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[quote=Tom9;4484022]
Originally Posted by austinnetx [URL="//www.city-data.com/forum/history/223273-what-would-have-happened-if-we-29.html#post4483146"]//pics3.city-data.com/trn.gif[/URL]
Well, no.

Hirohito told his cabinet it was over with on Aug 9th. The Imperial Rescript to End the War was written on August 10th. On Aug 14th Japan told the Allies it would accept the Potsdam Declaration.
Hirohito had absolutely no power at all. he was simply a figure head used by the military government lead by Hideki Tojo in collusion with the Zaibatsu (the industrial complex of Japan) lead mainly by Mitsubishii, Sumitomo and Mitsui. Hirohito is said to have been a biologist , a scientist etc...ask any Japanese. he was mentally deficient just as his father was. The Japanese Emperors lost power in 1620, gained it back momentarily with the Meiji Emperor (one of the few Japanese Emperors who was lucid), lost the power with the Taisho Emperor and never gained it back. The present Emperor's mental stability was also in question andi so he was, for the first time in Japanese history, married to a commoner.


Really? So, according to you, Hirohito whipped some soldiers while embraced others (that's what his mentally ill father did), rolled a speech document in the shape of a telescope (that's what his father did) and, finally (and always according to you), Hirohito was sent to his summer palace and die in Hatoyama while a Regent was appointed in his place... Did you know which Hirohito's father was sent to retire in his summer palace because of his mental illness (produced by a meningitis that Yoshihito suffered in his childhood) and Hirohito was appointed as Regent in his place for this motive? Are you saying that they considered that Yoshihito's mental state made necessary to retire him (incidentally, if Yoshihito's mental state made necessary to retire him it woul be so because he had power. If he hadn't, what did force them to retire him and appoint a Regent?) and then, they appointed a Regent that, according to you, was in the same state?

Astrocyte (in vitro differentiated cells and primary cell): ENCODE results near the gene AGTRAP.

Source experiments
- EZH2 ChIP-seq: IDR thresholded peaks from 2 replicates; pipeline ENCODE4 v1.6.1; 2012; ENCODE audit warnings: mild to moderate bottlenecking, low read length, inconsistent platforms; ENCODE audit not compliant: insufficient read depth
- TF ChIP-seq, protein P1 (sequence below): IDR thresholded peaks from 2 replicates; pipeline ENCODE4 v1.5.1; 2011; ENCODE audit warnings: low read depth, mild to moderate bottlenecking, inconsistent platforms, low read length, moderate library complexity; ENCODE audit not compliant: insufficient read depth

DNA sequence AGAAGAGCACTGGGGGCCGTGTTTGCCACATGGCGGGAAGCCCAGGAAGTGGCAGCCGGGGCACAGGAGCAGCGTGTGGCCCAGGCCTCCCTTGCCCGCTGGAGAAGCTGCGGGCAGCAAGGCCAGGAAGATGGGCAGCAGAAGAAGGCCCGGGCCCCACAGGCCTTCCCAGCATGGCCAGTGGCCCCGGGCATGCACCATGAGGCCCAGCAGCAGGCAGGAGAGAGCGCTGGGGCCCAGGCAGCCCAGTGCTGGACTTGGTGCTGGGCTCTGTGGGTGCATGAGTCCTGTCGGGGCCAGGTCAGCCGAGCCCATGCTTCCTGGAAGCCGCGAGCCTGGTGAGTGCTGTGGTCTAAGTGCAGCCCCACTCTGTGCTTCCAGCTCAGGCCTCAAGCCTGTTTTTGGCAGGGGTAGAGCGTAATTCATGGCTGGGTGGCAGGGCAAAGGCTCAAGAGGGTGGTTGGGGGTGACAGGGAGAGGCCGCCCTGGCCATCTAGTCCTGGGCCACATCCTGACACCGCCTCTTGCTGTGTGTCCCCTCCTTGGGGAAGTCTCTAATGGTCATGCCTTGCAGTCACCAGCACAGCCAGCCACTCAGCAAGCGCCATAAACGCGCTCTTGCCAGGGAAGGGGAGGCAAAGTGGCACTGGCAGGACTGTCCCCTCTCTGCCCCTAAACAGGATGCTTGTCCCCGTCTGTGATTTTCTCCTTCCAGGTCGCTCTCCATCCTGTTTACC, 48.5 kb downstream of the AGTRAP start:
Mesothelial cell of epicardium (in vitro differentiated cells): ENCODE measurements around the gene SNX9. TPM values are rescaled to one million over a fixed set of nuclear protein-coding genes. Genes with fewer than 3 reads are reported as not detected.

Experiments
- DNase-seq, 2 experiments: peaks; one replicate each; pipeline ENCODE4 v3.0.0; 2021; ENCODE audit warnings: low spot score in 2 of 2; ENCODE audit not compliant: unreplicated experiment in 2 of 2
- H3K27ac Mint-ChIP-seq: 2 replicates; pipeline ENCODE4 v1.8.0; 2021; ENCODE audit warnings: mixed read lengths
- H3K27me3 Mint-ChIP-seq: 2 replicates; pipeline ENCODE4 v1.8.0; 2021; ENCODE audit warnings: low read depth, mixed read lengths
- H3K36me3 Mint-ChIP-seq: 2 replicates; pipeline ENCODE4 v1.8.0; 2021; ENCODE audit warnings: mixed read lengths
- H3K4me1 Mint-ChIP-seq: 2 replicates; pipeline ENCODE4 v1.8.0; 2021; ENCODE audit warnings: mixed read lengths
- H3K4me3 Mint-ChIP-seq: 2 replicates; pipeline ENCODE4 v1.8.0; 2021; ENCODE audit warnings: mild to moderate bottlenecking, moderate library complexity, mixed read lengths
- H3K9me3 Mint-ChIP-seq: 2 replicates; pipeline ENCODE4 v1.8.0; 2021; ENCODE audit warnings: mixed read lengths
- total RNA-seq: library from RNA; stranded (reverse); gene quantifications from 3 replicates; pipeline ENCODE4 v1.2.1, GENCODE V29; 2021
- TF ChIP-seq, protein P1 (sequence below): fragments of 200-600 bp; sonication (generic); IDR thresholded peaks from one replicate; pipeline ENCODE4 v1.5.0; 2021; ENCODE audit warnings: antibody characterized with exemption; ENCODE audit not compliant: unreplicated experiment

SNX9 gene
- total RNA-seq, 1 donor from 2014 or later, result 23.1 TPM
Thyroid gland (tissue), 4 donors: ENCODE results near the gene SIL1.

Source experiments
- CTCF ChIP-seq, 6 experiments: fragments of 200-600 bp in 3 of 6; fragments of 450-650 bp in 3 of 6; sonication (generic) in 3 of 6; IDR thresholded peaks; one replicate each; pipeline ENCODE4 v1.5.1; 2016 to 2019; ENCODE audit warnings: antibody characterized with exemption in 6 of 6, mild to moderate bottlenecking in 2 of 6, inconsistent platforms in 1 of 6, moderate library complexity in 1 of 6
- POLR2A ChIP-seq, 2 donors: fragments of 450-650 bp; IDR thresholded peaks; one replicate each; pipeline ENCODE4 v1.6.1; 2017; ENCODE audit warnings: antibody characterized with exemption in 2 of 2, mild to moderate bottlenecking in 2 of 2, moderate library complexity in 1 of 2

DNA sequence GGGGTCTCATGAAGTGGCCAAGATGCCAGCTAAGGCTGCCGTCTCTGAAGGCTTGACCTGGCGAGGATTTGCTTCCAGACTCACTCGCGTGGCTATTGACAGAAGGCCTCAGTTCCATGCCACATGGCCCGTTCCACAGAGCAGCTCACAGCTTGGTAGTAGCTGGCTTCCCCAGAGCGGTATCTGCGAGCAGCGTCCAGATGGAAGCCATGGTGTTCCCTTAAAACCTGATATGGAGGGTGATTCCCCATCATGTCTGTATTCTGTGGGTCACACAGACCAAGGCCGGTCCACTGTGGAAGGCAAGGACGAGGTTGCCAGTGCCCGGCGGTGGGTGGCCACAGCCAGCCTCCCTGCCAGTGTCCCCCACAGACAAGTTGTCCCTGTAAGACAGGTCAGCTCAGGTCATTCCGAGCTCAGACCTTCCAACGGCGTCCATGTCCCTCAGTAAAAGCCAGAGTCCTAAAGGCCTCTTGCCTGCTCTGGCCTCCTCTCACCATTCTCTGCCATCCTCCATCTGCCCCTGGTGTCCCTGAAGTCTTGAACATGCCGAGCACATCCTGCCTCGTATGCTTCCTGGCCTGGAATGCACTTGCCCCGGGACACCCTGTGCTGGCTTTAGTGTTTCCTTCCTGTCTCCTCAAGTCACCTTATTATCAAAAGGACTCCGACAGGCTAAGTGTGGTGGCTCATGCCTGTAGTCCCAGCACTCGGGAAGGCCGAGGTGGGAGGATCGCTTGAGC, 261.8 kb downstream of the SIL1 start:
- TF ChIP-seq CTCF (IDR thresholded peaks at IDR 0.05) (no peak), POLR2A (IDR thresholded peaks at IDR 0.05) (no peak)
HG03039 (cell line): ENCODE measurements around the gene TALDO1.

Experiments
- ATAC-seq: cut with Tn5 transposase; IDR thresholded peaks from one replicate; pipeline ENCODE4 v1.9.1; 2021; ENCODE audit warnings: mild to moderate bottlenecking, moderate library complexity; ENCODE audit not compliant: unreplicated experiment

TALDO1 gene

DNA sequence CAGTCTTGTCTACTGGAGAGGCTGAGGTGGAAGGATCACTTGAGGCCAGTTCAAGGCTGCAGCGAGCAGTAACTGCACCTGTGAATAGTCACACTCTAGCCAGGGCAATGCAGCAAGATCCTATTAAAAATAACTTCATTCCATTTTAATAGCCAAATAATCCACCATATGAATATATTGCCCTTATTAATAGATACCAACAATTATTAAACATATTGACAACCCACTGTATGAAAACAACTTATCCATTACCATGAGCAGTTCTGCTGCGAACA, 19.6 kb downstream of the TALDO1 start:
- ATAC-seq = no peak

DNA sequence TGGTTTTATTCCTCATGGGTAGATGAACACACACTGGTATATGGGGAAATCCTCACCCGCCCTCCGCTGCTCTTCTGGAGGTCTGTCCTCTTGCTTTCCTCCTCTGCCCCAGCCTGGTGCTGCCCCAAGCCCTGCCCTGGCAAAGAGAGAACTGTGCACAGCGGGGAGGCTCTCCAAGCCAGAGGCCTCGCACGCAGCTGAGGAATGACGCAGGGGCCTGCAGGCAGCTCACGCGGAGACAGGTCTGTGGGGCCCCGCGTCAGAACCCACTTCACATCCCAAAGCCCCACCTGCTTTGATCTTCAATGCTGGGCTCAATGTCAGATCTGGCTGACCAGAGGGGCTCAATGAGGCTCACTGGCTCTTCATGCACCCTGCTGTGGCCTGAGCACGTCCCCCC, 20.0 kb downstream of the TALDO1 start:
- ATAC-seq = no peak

When did Hirohito anything similar to his father's actions listed above? When was he sent to retire in a summer palace while another person was appointed as Regent? Never, isn't it? And what is the impediment for an enthusiast of science or biology to have political power?. I don't understand your reasoning on this.

In short, as I wrote in my previous post, Hirohito had political and military power, he never was mentally deficient, much less as his father was (it would be very hard to practice the study of biology while oneself is a mental deficient, isn't it?).

If you need to check this, read 'Hirohito and the Making of Modern Japan' by Herbert P. Bix, or 'Hirohito and War' by Peter Wetzler, or 'Embracing Defeat' by John W. Dower, or 'Dokugasusen Kankei Shiryō II (Materials on poison gas Warfare) by Yoshiaki Yoshimi and Seiya Matsuno, or watch the documentaries 'Hirohito's War' written by William F. Northrop and narrated by Charlton Heston, or 'Horror in the East: Japan and the Atrocities of World War II ' written and produced by Laurence Rees and narrated by Samuel West.

Last edited by Oneofthem; 09-01-2012 at 01:28 PM..
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Old 09-03-2012, 10:17 PM
 
163 posts, read 384,057 times
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Japan would probably be what China is today if we did not nuke them
and end their army.
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Old 09-04-2012, 10:40 AM
 
14,781 posts, read 38,639,043 times
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Not this again...there are at least a dozen other more recent threads on this topic.
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Old 09-09-2012, 08:25 PM
 
5,683 posts, read 6,480,104 times
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Quote:
Originally Posted by Ninetails View Post
Japan would probably be what China is today if we did not nuke them
and end their army.
???